How to save as a high cost of living eats at budgets

Demystifying savings and how to start your financial journey

The relatively high cost of living and the possibility of an increase in interest rates in the short-term will require consumers to review their household budgets to generate savings.

However, small, gradual changes in how you manage your day-to-day spending and how you think about money, can free up some cash flow to save.

Ester Ochse, Product Head at FNB Money Management explains that, “Households are already stretched with the ongoing lockdown and intermittent business operations in some sectors.

“There’s also been unrests in economic hubs like KwaZulu-Natal and parts of Gauteng where some consumers may come under financial pressure and are now under increased pressure. Despite the difficult times, consumers need to look at how they should spend and where they can save money. An understanding of your basic household needs could help eliminate unnecessary spending.”

According to FNB Economist, Koketso Mano, “After accelerating to 5.2% y/y in May, consumer price inflation eased to 4.9% in June. The pace of housing inflation is faster than anticipated with food inflation remaining elevated.

“In spite of the risks to the upside, we expect headline inflation to continue slowing for the remainder of this year, as fuel and food inflation moderate from recent highs, and core inflation remains benign.”

How to save as a high cost of living eats at budgets

Ochse highlights four areas on how you can save during these challenging times

  • International Travel/holidays: The global pandemic has restricted travel with stringent requirements where it is allowed. Whilst your travel luggage may be collecting dust, your holiday budget should be growing. Following the ease of interprovincial travel, you can also explore local tourism or traveling within your province or South Africa with some of your holiday budget.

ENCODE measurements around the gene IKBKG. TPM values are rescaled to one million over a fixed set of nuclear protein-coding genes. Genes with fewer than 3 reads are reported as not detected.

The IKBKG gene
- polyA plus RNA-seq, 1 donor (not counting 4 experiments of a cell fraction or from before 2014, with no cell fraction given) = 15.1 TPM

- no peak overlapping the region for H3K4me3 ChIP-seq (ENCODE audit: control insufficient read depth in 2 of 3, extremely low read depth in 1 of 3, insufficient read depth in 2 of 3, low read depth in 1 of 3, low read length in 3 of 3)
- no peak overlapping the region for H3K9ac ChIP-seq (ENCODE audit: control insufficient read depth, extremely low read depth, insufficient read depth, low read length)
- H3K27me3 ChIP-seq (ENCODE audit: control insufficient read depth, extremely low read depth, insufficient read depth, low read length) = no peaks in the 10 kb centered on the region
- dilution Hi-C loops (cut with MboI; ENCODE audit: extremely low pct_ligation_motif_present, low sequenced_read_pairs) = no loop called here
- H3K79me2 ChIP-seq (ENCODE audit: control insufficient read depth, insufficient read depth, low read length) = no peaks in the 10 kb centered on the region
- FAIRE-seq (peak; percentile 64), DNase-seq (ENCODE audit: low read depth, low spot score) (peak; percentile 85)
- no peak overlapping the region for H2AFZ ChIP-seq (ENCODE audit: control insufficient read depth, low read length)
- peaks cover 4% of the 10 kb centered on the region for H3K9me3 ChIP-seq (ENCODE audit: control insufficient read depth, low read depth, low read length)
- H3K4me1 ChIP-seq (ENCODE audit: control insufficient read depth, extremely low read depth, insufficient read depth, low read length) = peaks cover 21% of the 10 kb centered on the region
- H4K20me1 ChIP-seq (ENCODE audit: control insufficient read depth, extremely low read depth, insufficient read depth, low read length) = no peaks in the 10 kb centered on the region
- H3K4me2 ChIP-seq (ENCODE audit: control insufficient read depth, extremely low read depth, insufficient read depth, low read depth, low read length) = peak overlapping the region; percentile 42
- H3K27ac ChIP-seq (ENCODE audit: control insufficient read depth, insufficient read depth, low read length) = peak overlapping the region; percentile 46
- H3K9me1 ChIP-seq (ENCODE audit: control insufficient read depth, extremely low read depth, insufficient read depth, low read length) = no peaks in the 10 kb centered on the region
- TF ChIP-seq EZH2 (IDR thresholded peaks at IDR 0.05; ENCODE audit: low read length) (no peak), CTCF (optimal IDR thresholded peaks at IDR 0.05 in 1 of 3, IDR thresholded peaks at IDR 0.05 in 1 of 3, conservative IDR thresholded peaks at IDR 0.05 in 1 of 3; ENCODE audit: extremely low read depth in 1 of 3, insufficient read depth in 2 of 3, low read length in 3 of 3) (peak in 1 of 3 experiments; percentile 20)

• Entertainment: With places of entertainment including restaurant dining restricted to prevent the increase in Covid-19 cases, many consumers may choose to stay at home. Get the family involved in cook at home, which will be a dual purpose of entertainment for the kids and saving money. 
  • Clothing/footwear: Look at items that you can use at home and at the office. The dual-purpose outfits will help you save a few Rands and keep you stylish at the same time. You can pick up bargains with the recent online sales.  
  • Fuel: Given the lockdown restrictions and work from home options, Ochse advises that you add your monthly travel or petrol budget into a savings account. This can be accessed at a later stage or can be used for emergencies.

Ochse adds that, “Consumers should consider using points earned through rewards programmes like eBucks as an alternative when purchasing food or fuel instead of using cash which could help you save a bit more. The freed-up cash flow can then be added to savings or paying off debt.

“In addition, the unchanged interest rate by the South African Reserve Bank (SARB) offers consumers the option of balancing and reducing their debt or saving for an emergency. The SARB also forecasted that we are likely to see interest rates rising from the last quarter of 2021, consumers are advised to factor this for future expenses. 

“Pivotal to this is managing your monthly budget and sticking to your short and long-term goals, consumers can use the innovative nav» Smart Tools on the FNB App to help them manage their money better through dynamic budgeting,” concludes Ochse.

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